As schools break up for the holidays, parents in West Sussex have been warned to make sure their children’s vaccinations are up to date following outbreaks of measles in Europe.
Cases in the UK have also rocketed this year, as figures show parents are still not taking hundreds of young children for their measles, mumps and rubella (MMR) vaccines.
It means the area is falling below the vaccination level the European Centre for Disease Prevention and Control (ECDC) says is required to prevent outbreaks of measles.
The most recent figures show that, in the 2016-17 financial year, 85 per cent of children in West Sussex turning five had received the recommended two MMR jabs.
It means that an estimated 1,360 five-year-olds in the area had not been vaccinated.
The ECDC warns that areas in which fewer than 95 per cent of the population are vaccinated are at a heightened risk of a measles outbreak.
But only four countries in the EU have hit this target, with the UK among those falling short.
Across the South East, just 86 per cent of children had received both MMR jabs by the age of five in 2016-17.
In the UK, 757 cases of measles have been reported so far this year – nearly triple the 274 cases reported in the whole of 2017.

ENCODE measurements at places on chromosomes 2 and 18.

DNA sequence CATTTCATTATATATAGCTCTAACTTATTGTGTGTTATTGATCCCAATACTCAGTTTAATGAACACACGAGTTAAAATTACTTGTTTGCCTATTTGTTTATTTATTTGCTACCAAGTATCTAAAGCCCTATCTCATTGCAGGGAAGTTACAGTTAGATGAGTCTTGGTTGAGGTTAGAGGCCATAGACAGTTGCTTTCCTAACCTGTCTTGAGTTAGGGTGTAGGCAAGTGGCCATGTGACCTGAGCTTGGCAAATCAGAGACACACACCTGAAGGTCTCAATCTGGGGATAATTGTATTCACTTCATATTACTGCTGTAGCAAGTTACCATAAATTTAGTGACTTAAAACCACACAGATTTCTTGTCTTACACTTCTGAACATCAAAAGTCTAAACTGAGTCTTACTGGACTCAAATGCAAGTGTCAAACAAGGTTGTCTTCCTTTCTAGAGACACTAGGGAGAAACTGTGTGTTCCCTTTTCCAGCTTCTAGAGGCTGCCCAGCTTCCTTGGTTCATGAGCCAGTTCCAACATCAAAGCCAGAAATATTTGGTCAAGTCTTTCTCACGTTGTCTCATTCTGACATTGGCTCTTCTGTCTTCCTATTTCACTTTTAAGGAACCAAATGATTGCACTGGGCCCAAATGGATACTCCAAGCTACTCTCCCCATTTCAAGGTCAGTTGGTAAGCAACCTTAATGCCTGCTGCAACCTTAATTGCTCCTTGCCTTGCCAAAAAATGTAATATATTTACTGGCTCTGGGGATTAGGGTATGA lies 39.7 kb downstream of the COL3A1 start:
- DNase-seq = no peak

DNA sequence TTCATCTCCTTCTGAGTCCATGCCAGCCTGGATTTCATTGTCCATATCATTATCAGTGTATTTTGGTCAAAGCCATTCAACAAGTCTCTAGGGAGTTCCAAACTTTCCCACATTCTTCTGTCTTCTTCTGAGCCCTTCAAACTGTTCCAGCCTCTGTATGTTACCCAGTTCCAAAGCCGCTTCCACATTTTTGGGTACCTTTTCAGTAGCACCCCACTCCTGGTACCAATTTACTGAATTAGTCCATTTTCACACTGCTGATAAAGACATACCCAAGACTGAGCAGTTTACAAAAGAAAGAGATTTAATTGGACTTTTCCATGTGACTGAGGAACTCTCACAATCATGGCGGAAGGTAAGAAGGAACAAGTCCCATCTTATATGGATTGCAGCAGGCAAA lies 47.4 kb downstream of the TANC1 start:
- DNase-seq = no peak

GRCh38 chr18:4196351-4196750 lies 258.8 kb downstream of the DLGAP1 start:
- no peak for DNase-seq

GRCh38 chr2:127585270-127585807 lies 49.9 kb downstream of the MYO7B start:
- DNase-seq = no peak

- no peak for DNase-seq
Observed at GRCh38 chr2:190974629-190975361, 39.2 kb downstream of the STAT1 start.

The Royal College of Nursing (RCN) has also advised teenagers who missed their jabs in the late 1990s to ensure they are up to date before travelling.
Many missed the course of vaccination following discredited scare stories over links between the vaccine and developing autism.
While local figures are not available, NHS numbers show that by 2005-06, over a quarter of five-year-olds in England were not receiving both MMR jabs.
Following significant outbreaks in France, Italy, Greece and Romania, the RCN’s Helen Donovan said the threat posed by measles should not be underestimated.
She said: “Measles is extremely infectious, especially where large crowds of people gather, such as at festivals or in towns.
“Thanks to vaccination it has become increasingly rare in the UK, but recent increases in infection rates show we can’t be complacent.”
Ms Donovan also urged people to ensure their vaccinations are up to date, by contacting their GP.
She added: “The MMR vaccine is free. Getting immunised is quick and simple – an appointment with your practice nurse will only take a few minutes.”
In the UK, babies are usually given the first MMR jab within a month of their first birthday, as part of their routine vaccination schedule. The second is usually given after they turn three.
Children up to the age of 18 who missed their jabs are still eligible to receive them free on the NHS, as are certain vulnerable adults, including pregnant women.